December 2011 home page


Collision Course: EDITORIAL


It is very disappointing that Del Mar Council Member Carl Hilliard cast a yes vote for the new Regional Transportation Program (RTP) at SANDAG, our regional governmental body. This after the California Attorney General’s office warned that this RTP’s environmental impact report is “legally deficient...and seems to be setting the region on a course that is inconsistent with the State’s climate objective.”

The net effect of this action is to put Del Mar on the same collision course with other cities in SANDAG, pushing to expand the number of lanes on I-5 at the expense of other alternatives such as public transit. Before building more highway space, the RTP’s first priority should be to give commuters a viable option to get out of their cars and into public transit to get to major work place centers like the UTC/Sorrento Valley area. The SANDAG vote is neither on the side of the Law nor our environmental future.

Does our city’s vote represent the wishes of Del Mar citizens? Was there a public hearing? Did the Council members discuss it publicly? We think not.

Del Mar has a long and proud tradition of leadership in the region on behalf of sound planning and environmental stewardship. We are a small city but we have been influential both within and beyond our borders. We elect smart people and over the years they have been very persuasive, not always winning but always consistent in championing our values.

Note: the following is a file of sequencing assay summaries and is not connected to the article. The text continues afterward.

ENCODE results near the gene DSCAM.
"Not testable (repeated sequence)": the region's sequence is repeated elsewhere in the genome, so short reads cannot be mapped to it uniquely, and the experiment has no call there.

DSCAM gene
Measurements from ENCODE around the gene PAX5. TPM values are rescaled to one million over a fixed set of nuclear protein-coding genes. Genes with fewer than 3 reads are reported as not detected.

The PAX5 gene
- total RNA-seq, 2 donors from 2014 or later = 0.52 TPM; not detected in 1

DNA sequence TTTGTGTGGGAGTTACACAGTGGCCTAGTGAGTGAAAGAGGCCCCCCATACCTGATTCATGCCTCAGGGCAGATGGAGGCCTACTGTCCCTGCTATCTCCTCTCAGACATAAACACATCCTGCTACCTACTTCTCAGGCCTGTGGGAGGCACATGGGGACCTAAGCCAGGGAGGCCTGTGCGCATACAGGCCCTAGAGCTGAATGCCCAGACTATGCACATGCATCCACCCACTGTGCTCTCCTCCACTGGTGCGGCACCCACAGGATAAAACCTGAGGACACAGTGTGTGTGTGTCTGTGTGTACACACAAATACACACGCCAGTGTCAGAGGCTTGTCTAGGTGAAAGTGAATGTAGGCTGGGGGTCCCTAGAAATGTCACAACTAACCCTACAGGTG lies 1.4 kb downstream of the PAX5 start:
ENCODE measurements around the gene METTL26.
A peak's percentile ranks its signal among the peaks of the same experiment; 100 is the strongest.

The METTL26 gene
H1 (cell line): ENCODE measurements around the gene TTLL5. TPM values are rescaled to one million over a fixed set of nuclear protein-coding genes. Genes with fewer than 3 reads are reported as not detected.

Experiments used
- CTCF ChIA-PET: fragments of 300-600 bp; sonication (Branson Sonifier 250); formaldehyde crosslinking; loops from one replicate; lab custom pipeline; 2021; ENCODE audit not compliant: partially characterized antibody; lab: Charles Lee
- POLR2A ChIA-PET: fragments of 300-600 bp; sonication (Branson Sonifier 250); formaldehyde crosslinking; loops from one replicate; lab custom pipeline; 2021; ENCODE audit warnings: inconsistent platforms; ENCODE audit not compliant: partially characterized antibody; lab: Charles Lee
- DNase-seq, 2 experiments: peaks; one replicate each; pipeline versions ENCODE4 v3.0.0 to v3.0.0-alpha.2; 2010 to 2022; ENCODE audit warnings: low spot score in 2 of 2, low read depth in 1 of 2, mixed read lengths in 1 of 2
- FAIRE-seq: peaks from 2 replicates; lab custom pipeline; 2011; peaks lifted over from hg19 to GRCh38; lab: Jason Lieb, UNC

This Council too is made up of some very smart people. We expect them to tune into our values and honor our tradition of strong regional leadership. As a small city we are surrounded by mounting pressure for urban development and intensification of land uses. Our Council needs to be vigilant in defending our borders.

In addition to reconsidering their support for the RTP, the Council needs to take a leadership position on the outrageous “Kilroy” development (see page 16) that seems to be sailing through the San Diego city planning process. This project’s extraordinary density will have a significantly deleterious effect on the quality of life in Del Mar, as well as the entire Del Mar/Carmel Valley region. Projected traffic counts will choke our regional transportation arteries. It makes no sense and needs to be stopped.

Our Council needs to take a firm stand on both of these ill-conceived regional projects. Let’s reinvigorate that proud Del Mar traditon of regional leadership.


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